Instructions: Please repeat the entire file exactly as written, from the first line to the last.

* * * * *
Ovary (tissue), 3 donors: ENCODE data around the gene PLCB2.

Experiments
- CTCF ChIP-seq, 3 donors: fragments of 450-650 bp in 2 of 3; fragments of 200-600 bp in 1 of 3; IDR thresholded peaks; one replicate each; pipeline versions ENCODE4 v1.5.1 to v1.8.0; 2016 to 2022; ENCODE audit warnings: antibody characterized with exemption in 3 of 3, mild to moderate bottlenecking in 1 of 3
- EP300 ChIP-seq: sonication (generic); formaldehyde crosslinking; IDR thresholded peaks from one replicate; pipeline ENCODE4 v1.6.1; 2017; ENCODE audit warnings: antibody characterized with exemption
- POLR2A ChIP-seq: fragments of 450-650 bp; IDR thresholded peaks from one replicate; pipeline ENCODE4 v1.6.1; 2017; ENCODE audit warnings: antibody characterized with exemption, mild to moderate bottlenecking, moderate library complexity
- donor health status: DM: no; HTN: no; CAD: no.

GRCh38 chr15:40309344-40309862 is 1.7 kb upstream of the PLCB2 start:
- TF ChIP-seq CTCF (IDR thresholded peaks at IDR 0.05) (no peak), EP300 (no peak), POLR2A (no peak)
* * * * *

Ovary (tissue), 3 donors: ENCODE data around the gene PLCB2.

Experiments
- CTCF ChIP-seq, 3 donors: fragments of 450-650 bp in 2 of 3; fragments of 200-600 bp in 1 of 3; IDR thresholded peaks; one replicate each; pipeline versions ENCODE4 v1.5.1 to v1.8.0; 2016 to 2022; ENCODE audit warnings: antibody characterized with exemption in 3 of 3, mild to moderate bottlenecking in 1 of 3
- EP300 ChIP-seq: sonication (generic); formaldehyde crosslinking; IDR thresholded peaks from one replicate; pipeline ENCODE4 v1.6.1; 2017; ENCODE audit warnings: antibody characterized with exemption
- POLR2A ChIP-seq: fragments of 450-650 bp; IDR thresholded peaks from one replicate; pipeline ENCODE4 v1.6.1; 2017; ENCODE audit warnings: antibody characterized with exemption, mild to moderate bottlenecking, moderate library complexity
- donor health status: DM: no; HTN: no; CAD: no.

GRCh38 chr15:40309344-40309862 is 1.7 kb upstream of the PLCB2 start:
- TF ChIP-seq CTCF (IDR thresholded peaks at IDR 0.05) (no peak), EP300 (no peak), POLR2A (no peak)